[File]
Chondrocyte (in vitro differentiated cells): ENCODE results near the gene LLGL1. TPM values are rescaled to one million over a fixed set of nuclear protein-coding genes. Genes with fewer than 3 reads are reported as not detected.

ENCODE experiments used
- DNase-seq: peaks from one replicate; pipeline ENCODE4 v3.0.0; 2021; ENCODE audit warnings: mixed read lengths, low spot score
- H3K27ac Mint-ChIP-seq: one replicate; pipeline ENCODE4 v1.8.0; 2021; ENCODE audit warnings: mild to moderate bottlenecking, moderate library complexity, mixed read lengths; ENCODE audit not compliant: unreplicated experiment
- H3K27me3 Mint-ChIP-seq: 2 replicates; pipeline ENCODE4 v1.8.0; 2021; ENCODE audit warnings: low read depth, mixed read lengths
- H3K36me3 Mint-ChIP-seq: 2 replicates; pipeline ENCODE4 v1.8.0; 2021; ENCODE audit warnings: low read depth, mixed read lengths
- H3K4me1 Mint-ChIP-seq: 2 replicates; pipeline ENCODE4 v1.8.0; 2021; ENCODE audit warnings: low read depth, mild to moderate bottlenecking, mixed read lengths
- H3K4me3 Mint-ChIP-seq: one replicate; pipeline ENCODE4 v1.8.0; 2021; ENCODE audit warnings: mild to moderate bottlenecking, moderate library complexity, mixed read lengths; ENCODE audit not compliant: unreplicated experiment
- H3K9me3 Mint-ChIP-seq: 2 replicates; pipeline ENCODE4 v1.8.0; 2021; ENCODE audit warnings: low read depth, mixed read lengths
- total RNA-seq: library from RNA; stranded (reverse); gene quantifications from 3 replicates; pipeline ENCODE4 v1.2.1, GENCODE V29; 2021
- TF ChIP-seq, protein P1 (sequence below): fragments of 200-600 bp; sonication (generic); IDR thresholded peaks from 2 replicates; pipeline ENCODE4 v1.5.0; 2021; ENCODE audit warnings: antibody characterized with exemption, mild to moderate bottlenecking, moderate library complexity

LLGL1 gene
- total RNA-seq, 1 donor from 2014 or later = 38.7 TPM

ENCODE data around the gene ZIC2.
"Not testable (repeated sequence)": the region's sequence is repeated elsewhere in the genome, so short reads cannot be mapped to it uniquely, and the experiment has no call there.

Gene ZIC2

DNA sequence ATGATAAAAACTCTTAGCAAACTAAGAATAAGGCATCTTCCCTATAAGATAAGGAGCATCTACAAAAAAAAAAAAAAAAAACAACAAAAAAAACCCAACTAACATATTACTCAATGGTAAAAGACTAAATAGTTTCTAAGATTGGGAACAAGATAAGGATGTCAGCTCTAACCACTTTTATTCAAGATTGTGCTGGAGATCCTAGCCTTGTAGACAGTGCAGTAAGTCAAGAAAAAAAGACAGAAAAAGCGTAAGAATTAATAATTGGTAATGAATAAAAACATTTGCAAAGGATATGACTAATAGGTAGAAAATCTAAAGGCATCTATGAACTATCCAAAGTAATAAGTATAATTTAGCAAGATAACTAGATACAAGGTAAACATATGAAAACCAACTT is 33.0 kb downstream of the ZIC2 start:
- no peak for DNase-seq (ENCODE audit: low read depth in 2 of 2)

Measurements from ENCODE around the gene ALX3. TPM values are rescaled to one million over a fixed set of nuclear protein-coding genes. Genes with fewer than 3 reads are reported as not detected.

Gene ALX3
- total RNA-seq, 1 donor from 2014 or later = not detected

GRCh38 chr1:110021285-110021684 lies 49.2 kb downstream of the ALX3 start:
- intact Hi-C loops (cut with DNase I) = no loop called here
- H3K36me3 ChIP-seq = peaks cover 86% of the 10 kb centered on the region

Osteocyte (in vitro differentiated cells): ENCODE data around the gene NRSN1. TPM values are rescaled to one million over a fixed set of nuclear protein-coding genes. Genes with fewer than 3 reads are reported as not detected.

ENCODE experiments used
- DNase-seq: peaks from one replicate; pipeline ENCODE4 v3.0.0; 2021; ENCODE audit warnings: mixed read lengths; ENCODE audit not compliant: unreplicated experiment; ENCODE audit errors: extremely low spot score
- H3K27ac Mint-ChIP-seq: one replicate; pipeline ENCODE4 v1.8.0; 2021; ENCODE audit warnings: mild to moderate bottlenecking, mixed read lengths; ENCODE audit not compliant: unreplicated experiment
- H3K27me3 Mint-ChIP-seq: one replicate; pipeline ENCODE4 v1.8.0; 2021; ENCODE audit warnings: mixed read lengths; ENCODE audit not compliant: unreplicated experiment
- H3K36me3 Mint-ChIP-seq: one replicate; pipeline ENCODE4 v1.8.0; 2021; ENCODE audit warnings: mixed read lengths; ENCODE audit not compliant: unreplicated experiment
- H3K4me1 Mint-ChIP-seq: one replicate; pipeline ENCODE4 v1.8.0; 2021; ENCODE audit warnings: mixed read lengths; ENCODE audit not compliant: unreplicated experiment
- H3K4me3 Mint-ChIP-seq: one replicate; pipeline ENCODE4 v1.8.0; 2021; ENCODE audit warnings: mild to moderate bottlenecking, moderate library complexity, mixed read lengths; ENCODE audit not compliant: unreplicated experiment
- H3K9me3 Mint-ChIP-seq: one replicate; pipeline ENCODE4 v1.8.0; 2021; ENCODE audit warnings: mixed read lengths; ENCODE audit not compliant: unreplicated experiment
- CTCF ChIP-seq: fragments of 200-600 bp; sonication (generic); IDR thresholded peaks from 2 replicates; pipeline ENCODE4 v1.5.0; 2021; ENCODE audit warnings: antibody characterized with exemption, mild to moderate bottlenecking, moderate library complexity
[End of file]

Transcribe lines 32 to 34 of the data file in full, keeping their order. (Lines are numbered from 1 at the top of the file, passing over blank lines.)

- H3K4me3 Mint-ChIP-seq: one replicate; pipeline ENCODE4 v1.8.0; 2021; ENCODE audit warnings: mild to moderate bottlenecking, moderate library complexity, mixed read lengths; ENCODE audit not compliant: unreplicated experiment
- H3K9me3 Mint-ChIP-seq: one replicate; pipeline ENCODE4 v1.8.0; 2021; ENCODE audit warnings: mixed read lengths; ENCODE audit not compliant: unreplicated experiment
- CTCF ChIP-seq: fragments of 200-600 bp; sonication (generic); IDR thresholded peaks from 2 replicates; pipeline ENCODE4 v1.5.0; 2021; ENCODE audit warnings: antibody characterized with exemption, mild to moderate bottlenecking, moderate library complexity